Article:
decided to separate monetary policy from

that sort of review by by outside

parties so and that's I think that's a

wise decision and one that we have made

now people would like to know what the

FOMC is going to do before you publicly

announce it so how can you be sure that

somebody isn't in bugging the meeting

room or hacking into your computer

system what kind of assurance can you

give people that you are as tight as

possible in terms of maintaining the

secrecy of what you're doing before it's

public you know I'm sure many of you

faced similar cyber issues so you know

we know that we're a high-profile target

for cyber attacks and that sort of thing

and you know we we put an awful lot of

resources into defending against that

kind of thing and of course we sweep the

building all the time before the FOMC

meeting for listening devices and that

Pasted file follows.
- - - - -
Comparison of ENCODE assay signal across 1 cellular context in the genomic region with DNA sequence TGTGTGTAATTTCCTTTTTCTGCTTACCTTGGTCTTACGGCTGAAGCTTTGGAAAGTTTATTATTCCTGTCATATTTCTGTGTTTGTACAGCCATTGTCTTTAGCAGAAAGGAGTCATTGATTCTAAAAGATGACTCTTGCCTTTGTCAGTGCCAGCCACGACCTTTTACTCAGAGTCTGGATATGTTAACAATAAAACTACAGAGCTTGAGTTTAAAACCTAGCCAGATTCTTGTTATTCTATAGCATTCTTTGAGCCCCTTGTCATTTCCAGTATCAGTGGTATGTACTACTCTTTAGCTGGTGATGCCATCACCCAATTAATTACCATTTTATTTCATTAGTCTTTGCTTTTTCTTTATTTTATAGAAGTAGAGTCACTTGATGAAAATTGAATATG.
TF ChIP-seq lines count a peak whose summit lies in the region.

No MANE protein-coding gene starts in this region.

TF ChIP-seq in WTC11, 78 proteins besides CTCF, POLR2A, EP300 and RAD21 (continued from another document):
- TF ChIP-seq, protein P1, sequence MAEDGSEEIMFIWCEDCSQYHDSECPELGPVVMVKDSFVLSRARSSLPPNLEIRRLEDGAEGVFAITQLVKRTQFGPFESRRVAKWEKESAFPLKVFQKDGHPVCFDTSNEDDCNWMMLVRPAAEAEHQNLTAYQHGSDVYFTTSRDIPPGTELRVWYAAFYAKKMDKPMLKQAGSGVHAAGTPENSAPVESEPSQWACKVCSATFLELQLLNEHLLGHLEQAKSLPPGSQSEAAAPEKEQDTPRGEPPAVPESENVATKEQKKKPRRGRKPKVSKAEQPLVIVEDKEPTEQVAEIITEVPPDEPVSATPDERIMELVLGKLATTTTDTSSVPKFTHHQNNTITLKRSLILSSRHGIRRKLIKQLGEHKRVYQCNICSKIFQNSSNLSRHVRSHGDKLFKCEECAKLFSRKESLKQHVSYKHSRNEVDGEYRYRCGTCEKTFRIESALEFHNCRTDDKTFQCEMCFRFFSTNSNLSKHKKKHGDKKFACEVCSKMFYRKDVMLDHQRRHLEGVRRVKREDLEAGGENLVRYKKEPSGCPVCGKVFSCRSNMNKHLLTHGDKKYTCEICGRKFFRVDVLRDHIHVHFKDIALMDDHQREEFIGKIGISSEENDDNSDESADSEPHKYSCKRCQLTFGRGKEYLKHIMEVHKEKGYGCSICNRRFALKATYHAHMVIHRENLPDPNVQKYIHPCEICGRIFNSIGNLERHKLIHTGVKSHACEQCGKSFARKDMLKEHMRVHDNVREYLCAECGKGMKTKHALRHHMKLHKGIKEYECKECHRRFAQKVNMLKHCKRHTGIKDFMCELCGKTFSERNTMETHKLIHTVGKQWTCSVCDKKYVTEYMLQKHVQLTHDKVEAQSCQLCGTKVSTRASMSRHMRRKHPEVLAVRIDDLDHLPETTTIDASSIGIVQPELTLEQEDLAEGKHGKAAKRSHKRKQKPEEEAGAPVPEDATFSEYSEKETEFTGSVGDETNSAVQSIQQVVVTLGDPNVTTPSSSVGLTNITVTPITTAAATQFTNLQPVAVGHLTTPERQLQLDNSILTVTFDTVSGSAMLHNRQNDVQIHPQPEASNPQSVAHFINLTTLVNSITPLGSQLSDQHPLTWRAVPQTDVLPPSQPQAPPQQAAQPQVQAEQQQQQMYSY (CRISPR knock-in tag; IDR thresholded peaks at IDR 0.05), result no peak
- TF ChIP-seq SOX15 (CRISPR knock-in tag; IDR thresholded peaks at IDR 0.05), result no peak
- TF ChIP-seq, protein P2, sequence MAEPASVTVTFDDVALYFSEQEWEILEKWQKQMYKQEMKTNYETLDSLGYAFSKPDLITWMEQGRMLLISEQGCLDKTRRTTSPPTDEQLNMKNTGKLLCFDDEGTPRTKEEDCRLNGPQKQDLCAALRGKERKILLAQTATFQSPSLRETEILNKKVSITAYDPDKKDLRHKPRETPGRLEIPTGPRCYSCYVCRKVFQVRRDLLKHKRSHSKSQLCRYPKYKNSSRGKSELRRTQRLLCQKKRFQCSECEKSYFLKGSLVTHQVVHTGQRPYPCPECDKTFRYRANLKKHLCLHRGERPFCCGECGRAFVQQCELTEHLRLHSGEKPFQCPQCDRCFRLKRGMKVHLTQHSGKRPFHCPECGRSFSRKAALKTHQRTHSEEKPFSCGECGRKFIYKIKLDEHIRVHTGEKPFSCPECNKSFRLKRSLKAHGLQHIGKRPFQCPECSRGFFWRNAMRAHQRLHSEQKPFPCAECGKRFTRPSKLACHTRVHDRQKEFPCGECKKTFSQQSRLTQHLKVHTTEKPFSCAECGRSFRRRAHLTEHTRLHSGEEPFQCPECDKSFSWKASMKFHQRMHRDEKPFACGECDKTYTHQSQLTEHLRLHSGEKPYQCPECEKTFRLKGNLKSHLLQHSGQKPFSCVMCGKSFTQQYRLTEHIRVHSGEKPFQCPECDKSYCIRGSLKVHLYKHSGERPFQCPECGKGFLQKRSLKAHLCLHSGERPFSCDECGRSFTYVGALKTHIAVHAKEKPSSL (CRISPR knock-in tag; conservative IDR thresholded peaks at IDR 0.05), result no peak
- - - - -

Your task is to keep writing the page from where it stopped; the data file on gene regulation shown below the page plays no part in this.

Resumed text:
kind of thing but it never feels like

you're doing enough you know yeah it

always feels like there's no such thing

as perfection but you know we we put a

great deal of resources into that and

and and I think we have excellent people

working on it and very committed people

and you know there's also a lot of other

expertise around the government in some

agencies and we tap into that as well so

if you don't use certain code words or

something you might tell us what they

are some there's no special code words

that keep things secret I'm not at

liberty to

there are not there are not we you know

we rely on having sent your

communications in that country so when

you're appointed to the member of the

Fed you typically a Fed pointment is a

14-year appointment is that yes although

the terms are running in statute so more

likely you'll be dropped into a term

that's already running so you know your

term doesn't start the day so when I

started my term had two years left then

I was read on nated and reconfirmed into

a full 14-year term okay and the

chairmanship is a four-year term that's

right that's correct so you can